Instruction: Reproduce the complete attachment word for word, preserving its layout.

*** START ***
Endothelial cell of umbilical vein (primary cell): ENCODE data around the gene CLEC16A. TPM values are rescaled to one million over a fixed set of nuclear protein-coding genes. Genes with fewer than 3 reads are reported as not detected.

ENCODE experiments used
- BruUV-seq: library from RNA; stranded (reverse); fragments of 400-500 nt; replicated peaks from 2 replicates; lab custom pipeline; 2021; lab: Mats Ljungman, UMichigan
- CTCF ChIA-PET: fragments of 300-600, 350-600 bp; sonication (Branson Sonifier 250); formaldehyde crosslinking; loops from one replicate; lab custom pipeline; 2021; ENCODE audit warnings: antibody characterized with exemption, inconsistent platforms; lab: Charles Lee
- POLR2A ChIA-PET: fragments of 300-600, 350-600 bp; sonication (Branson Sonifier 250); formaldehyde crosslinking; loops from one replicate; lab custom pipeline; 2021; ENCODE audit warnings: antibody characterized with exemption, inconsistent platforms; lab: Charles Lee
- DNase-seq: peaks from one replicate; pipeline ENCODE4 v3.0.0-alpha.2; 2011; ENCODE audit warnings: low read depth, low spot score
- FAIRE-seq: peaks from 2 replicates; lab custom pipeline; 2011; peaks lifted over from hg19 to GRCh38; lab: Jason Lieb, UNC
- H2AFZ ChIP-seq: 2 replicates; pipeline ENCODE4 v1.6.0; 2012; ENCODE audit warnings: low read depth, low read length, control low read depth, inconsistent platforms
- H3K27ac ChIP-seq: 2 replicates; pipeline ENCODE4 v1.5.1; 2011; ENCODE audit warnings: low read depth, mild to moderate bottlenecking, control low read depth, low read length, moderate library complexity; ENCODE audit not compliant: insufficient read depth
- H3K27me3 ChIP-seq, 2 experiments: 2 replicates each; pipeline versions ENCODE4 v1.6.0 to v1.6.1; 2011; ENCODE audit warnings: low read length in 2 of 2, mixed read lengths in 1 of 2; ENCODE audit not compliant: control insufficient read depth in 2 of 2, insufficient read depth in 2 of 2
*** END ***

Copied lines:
Endothelial cell of umbilical vein (primary cell): ENCODE data around the gene CLEC16A. TPM values are rescaled to one million over a fixed set of nuclear protein-coding genes. Genes with fewer than 3 reads are reported as not detected.

ENCODE experiments used
- BruUV-seq: library from RNA; stranded (reverse); fragments of 400-500 nt; replicated peaks from 2 replicates; lab custom pipeline; 2021; lab: Mats Ljungman, UMichigan
- CTCF ChIA-PET: fragments of 300-600, 350-600 bp; sonication (Branson Sonifier 250); formaldehyde crosslinking; loops from one replicate; lab custom pipeline; 2021; ENCODE audit warnings: antibody characterized with exemption, inconsistent platforms; lab: Charles Lee
- POLR2A ChIA-PET: fragments of 300-600, 350-600 bp; sonication (Branson Sonifier 250); formaldehyde crosslinking; loops from one replicate; lab custom pipeline; 2021; ENCODE audit warnings: antibody characterized with exemption, inconsistent platforms; lab: Charles Lee
- DNase-seq: peaks from one replicate; pipeline ENCODE4 v3.0.0-alpha.2; 2011; ENCODE audit warnings: low read depth, low spot score
- FAIRE-seq: peaks from 2 replicates; lab custom pipeline; 2011; peaks lifted over from hg19 to GRCh38; lab: Jason Lieb, UNC
- H2AFZ ChIP-seq: 2 replicates; pipeline ENCODE4 v1.6.0; 2012; ENCODE audit warnings: low read depth, low read length, control low read depth, inconsistent platforms
- H3K27ac ChIP-seq: 2 replicates; pipeline ENCODE4 v1.5.1; 2011; ENCODE audit warnings: low read depth, mild to moderate bottlenecking, control low read depth, low read length, moderate library complexity; ENCODE audit not compliant: insufficient read depth
- H3K27me3 ChIP-seq, 2 experiments: 2 replicates each; pipeline versions ENCODE4 v1.6.0 to v1.6.1; 2011; ENCODE audit warnings: low read length in 2 of 2, mixed read lengths in 1 of 2; ENCODE audit not compliant: control insufficient read depth in 2 of 2, insufficient read depth in 2 of 2